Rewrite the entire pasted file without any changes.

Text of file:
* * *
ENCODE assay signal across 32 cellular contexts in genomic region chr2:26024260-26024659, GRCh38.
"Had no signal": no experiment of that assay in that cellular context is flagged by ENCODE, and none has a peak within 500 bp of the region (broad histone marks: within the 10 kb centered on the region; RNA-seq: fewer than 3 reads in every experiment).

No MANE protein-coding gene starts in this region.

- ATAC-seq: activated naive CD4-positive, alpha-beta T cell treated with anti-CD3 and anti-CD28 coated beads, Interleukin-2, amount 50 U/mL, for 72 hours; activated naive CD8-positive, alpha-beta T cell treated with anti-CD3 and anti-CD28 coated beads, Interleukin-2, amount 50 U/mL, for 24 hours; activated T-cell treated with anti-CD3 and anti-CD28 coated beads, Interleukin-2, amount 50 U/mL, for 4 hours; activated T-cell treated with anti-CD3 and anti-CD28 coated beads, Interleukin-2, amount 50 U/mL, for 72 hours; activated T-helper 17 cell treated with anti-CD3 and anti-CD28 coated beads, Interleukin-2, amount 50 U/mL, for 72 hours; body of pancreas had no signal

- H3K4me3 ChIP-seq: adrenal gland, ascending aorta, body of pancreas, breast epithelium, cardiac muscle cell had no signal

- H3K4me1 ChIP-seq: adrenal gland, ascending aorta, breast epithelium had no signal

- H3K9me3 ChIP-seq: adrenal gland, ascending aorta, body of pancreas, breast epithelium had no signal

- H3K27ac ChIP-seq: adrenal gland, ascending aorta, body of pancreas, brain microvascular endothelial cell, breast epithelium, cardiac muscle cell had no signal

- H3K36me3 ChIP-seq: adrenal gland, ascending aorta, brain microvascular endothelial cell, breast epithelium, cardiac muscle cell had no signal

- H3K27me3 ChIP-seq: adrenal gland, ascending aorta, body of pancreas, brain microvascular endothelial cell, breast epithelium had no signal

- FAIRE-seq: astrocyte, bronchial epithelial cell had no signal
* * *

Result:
ENCODE assay signal across 32 cellular contexts in genomic region chr2:26024260-26024659, GRCh38.
"Had no signal": no experiment of that assay in that cellular context is flagged by ENCODE, and none has a peak within 500 bp of the region (broad histone marks: within the 10 kb centered on the region; RNA-seq: fewer than 3 reads in every experiment).

No MANE protein-coding gene starts in this region.

- ATAC-seq: activated naive CD4-positive, alpha-beta T cell treated with anti-CD3 and anti-CD28 coated beads, Interleukin-2, amount 50 U/mL, for 72 hours; activated naive CD8-positive, alpha-beta T cell treated with anti-CD3 and anti-CD28 coated beads, Interleukin-2, amount 50 U/mL, for 24 hours; activated T-cell treated with anti-CD3 and anti-CD28 coated beads, Interleukin-2, amount 50 U/mL, for 4 hours; activated T-cell treated with anti-CD3 and anti-CD28 coated beads, Interleukin-2, amount 50 U/mL, for 72 hours; activated T-helper 17 cell treated with anti-CD3 and anti-CD28 coated beads, Interleukin-2, amount 50 U/mL, for 72 hours; body of pancreas had no signal

- H3K4me3 ChIP-seq: adrenal gland, ascending aorta, body of pancreas, breast epithelium, cardiac muscle cell had no signal

- H3K4me1 ChIP-seq: adrenal gland, ascending aorta, breast epithelium had no signal

- H3K9me3 ChIP-seq: adrenal gland, ascending aorta, body of pancreas, breast epithelium had no signal

- H3K27ac ChIP-seq: adrenal gland, ascending aorta, body of pancreas, brain microvascular endothelial cell, breast epithelium, cardiac muscle cell had no signal

- H3K36me3 ChIP-seq: adrenal gland, ascending aorta, brain microvascular endothelial cell, breast epithelium, cardiac muscle cell had no signal

- H3K27me3 ChIP-seq: adrenal gland, ascending aorta, body of pancreas, brain microvascular endothelial cell, breast epithelium had no signal

- FAIRE-seq: astrocyte, bronchial epithelial cell had no signal